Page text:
I will start by not telling you my biography because biographies are not quite exciting, because our work is completely against biography. Our work is a work that fights reality, and there is nothing more real than a biography. [Actor/Director, male, Italy]

Like, for me, it’s interesting to see the dancers, or performers work out something on stage, to question, not to have all the answers, not to be the ideal or the idealist. It’s showing doubt, or showing questions to situations, being in situations that they have to resolve. For me, it’s something, that is really, I’m interested in the work and toshow my dancers’ vulnerability as opposed to...I mean, in order to make a stronger connection with the audience, not to show physical character, but to show...yeah, people vulnerable, open, in situations that they are trying to conquer. It’s, I think it’s something important, it’s something I hadn’t seen much in dance. When I look at visual arts or something I naturally go to, it’s something interesting. [Dancer, female, Belgium (originally U.S.A.)]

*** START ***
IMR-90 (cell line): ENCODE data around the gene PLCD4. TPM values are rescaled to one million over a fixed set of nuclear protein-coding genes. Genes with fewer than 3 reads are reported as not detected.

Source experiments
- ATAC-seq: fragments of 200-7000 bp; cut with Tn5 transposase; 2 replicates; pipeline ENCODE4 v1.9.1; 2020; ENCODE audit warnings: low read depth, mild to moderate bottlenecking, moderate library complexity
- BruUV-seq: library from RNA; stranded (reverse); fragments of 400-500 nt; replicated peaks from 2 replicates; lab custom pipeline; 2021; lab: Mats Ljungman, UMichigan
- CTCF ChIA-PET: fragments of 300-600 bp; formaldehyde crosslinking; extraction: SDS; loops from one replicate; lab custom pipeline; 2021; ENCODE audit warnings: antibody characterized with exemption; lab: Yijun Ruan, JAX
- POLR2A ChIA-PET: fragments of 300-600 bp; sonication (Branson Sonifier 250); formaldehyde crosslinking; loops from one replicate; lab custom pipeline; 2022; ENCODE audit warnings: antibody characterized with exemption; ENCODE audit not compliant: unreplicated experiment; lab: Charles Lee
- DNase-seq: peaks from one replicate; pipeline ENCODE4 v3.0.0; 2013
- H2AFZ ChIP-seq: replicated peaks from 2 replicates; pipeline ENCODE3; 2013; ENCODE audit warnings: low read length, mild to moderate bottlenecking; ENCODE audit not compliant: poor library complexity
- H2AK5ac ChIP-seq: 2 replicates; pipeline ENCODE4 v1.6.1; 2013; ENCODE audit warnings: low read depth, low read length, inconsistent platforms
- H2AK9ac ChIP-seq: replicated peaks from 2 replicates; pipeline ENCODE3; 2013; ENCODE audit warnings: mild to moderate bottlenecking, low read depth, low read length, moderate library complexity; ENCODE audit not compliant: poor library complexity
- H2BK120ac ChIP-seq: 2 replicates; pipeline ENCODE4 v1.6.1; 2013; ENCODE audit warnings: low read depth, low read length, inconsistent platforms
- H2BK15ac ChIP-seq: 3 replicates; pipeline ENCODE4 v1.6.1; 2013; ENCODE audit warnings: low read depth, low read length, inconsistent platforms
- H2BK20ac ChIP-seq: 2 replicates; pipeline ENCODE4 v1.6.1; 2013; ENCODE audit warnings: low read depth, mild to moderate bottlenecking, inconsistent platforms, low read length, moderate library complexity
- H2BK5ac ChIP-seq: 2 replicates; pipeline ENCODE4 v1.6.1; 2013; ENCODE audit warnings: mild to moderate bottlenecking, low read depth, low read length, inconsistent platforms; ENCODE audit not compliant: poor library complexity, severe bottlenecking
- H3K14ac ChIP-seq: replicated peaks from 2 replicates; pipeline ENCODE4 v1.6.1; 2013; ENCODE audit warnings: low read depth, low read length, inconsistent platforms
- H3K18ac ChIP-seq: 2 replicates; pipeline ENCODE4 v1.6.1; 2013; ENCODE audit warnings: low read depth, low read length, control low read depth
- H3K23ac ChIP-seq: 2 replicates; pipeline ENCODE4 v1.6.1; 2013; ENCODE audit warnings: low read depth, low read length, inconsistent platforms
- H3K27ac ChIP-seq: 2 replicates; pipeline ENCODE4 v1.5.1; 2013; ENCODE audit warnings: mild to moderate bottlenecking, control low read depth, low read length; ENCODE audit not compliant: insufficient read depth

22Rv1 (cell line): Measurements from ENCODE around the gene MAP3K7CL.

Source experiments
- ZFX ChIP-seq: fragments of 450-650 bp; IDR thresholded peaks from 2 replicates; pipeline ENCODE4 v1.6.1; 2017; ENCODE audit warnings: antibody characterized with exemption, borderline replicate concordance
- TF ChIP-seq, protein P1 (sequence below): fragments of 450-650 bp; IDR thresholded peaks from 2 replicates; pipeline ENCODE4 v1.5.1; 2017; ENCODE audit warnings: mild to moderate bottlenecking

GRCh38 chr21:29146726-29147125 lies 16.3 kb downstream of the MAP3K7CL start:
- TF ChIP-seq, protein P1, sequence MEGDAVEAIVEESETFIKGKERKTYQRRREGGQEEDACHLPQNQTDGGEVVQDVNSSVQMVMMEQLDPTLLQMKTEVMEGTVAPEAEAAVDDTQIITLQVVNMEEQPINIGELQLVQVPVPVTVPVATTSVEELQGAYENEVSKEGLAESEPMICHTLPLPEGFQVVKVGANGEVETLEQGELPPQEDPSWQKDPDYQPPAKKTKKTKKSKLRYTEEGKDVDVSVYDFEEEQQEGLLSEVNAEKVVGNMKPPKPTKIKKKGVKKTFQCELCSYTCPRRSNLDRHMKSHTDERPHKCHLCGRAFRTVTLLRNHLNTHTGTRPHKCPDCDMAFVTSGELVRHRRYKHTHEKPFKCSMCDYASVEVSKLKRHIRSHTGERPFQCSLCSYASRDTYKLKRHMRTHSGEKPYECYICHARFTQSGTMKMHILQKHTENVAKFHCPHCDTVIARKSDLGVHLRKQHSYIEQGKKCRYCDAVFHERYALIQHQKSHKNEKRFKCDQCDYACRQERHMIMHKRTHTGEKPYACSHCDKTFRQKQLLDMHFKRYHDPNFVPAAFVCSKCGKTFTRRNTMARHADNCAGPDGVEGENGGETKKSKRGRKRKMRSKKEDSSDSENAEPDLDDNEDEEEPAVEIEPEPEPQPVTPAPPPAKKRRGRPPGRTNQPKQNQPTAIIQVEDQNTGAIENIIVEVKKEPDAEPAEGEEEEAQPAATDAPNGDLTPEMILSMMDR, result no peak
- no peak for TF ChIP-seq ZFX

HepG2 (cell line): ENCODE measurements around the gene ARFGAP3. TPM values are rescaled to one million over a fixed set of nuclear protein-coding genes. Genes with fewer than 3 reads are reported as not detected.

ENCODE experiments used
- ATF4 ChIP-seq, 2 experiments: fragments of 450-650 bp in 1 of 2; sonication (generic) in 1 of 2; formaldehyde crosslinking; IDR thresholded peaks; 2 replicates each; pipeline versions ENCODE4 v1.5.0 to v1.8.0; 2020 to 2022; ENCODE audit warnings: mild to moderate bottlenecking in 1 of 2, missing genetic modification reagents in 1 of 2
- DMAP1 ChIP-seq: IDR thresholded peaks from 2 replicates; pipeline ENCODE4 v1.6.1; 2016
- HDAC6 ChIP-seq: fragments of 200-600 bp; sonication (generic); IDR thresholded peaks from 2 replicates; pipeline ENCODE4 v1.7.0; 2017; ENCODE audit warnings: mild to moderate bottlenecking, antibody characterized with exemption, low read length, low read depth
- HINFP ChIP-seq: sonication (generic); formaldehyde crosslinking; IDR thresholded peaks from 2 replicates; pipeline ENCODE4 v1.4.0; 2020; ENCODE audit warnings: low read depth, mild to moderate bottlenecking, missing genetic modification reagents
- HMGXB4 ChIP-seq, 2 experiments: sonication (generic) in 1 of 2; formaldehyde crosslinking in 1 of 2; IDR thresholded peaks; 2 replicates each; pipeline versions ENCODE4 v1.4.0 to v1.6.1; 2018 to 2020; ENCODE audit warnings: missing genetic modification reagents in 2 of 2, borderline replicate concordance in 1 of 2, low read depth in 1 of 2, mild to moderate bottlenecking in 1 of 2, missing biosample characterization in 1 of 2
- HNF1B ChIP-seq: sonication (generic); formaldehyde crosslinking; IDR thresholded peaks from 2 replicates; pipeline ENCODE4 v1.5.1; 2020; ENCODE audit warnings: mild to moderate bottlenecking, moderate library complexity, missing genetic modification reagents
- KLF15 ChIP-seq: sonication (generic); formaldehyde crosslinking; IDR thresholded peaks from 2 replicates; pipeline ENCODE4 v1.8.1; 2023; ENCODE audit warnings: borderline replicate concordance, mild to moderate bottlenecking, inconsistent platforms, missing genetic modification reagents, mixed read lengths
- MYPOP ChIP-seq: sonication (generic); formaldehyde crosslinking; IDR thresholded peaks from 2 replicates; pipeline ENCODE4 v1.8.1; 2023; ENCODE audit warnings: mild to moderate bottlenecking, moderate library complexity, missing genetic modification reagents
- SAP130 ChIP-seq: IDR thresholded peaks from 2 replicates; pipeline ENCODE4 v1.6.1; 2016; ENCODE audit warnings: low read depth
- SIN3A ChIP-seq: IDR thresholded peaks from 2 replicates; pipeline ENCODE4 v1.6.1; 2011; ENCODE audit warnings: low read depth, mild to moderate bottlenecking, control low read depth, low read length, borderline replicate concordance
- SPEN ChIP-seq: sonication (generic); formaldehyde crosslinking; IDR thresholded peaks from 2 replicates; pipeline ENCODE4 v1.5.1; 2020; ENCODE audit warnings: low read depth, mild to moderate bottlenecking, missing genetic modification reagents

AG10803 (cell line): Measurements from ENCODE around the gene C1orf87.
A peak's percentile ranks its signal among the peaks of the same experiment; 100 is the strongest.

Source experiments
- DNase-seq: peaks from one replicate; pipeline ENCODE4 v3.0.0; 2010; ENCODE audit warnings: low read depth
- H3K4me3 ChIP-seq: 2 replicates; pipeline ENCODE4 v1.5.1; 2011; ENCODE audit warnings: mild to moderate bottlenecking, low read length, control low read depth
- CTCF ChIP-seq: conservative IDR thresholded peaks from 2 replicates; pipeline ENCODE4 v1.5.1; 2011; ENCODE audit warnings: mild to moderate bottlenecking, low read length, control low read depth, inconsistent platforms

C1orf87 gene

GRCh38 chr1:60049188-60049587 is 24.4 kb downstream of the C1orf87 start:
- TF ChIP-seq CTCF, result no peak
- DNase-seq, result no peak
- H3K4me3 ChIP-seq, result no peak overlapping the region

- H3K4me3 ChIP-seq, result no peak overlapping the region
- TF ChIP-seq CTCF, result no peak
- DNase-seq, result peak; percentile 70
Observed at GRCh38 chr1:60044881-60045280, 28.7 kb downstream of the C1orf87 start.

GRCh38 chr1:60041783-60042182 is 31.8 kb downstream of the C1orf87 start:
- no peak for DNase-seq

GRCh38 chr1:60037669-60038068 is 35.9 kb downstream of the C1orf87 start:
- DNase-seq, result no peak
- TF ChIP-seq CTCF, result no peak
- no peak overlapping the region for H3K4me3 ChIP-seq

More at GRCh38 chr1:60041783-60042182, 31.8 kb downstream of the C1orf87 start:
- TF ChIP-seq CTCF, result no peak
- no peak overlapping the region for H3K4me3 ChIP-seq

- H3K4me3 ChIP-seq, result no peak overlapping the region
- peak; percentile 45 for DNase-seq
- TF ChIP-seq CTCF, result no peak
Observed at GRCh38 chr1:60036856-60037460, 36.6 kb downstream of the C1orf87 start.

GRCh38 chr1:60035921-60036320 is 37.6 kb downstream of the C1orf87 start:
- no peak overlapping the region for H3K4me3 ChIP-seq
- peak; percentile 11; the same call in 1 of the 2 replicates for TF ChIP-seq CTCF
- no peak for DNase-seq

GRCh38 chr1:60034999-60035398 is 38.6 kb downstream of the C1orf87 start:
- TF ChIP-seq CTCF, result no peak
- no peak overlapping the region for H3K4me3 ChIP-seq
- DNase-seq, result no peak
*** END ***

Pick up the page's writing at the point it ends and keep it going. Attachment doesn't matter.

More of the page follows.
This paper dealt with themes associated with the process of being an artist and creating art. Artists are influenced by the postmodern conditions of art and of life, as well as by social factors, the support of family and financiers, and previous experiences with art in childhood/adolescents and as adults. Together, these factors are connected with the role of artists to become (an artist) and to be artistic in life. Structural and material factors associated with the artistic lifestyle and the making of art, include the market, culture, politics, technology, and religion, all which influence the practice of art in life and life in art. Artists cannot separate themselves from life, and life’s influences are incorporated into their practice of art.